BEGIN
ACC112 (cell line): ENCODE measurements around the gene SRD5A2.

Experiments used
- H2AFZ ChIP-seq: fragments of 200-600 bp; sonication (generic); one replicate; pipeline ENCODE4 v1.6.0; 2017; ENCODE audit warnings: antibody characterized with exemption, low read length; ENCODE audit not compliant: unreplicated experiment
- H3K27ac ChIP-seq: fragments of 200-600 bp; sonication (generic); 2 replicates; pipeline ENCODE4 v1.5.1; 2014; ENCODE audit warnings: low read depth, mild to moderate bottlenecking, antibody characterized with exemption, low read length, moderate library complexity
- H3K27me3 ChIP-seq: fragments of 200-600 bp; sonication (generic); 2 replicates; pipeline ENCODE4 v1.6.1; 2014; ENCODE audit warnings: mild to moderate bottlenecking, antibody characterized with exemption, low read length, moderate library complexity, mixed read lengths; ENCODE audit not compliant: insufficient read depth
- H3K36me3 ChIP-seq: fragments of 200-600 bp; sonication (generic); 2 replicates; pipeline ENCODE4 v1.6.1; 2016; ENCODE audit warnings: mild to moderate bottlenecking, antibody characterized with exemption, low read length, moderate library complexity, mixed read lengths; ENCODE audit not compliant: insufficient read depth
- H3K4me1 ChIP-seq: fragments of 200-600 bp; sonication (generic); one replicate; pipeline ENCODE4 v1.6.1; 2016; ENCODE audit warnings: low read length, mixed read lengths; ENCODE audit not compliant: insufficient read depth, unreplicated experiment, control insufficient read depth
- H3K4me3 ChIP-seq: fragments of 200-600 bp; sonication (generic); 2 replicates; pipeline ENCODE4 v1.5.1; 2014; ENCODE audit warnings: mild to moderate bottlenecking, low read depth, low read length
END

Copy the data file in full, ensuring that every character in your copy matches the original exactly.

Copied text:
ACC112 (cell line): ENCODE measurements around the gene SRD5A2.

Experiments used
- H2AFZ ChIP-seq: fragments of 200-600 bp; sonication (generic); one replicate; pipeline ENCODE4 v1.6.0; 2017; ENCODE audit warnings: antibody characterized with exemption, low read length; ENCODE audit not compliant: unreplicated experiment
- H3K27ac ChIP-seq: fragments of 200-600 bp; sonication (generic); 2 replicates; pipeline ENCODE4 v1.5.1; 2014; ENCODE audit warnings: low read depth, mild to moderate bottlenecking, antibody characterized with exemption, low read length, moderate library complexity
- H3K27me3 ChIP-seq: fragments of 200-600 bp; sonication (generic); 2 replicates; pipeline ENCODE4 v1.6.1; 2014; ENCODE audit warnings: mild to moderate bottlenecking, antibody characterized with exemption, low read length, moderate library complexity, mixed read lengths; ENCODE audit not compliant: insufficient read depth
- H3K36me3 ChIP-seq: fragments of 200-600 bp; sonication (generic); 2 replicates; pipeline ENCODE4 v1.6.1; 2016; ENCODE audit warnings: mild to moderate bottlenecking, antibody characterized with exemption, low read length, moderate library complexity, mixed read lengths; ENCODE audit not compliant: insufficient read depth
- H3K4me1 ChIP-seq: fragments of 200-600 bp; sonication (generic); one replicate; pipeline ENCODE4 v1.6.1; 2016; ENCODE audit warnings: low read length, mixed read lengths; ENCODE audit not compliant: insufficient read depth, unreplicated experiment, control insufficient read depth
- H3K4me3 ChIP-seq: fragments of 200-600 bp; sonication (generic); 2 replicates; pipeline ENCODE4 v1.5.1; 2014; ENCODE audit warnings: mild to moderate bottlenecking, low read depth, low read length